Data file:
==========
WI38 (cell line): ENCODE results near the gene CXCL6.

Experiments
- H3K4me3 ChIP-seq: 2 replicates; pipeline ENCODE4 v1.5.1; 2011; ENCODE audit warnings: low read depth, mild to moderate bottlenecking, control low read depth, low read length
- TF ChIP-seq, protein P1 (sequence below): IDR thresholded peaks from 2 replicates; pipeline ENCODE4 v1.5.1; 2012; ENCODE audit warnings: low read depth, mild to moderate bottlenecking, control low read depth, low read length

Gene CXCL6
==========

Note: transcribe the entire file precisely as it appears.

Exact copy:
WI38 (cell line): ENCODE results near the gene CXCL6.

Experiments
- H3K4me3 ChIP-seq: 2 replicates; pipeline ENCODE4 v1.5.1; 2011; ENCODE audit warnings: low read depth, mild to moderate bottlenecking, control low read depth, low read length
- TF ChIP-seq, protein P1 (sequence below): IDR thresholded peaks from 2 replicates; pipeline ENCODE4 v1.5.1; 2012; ENCODE audit warnings: low read depth, mild to moderate bottlenecking, control low read depth, low read length

Gene CXCL6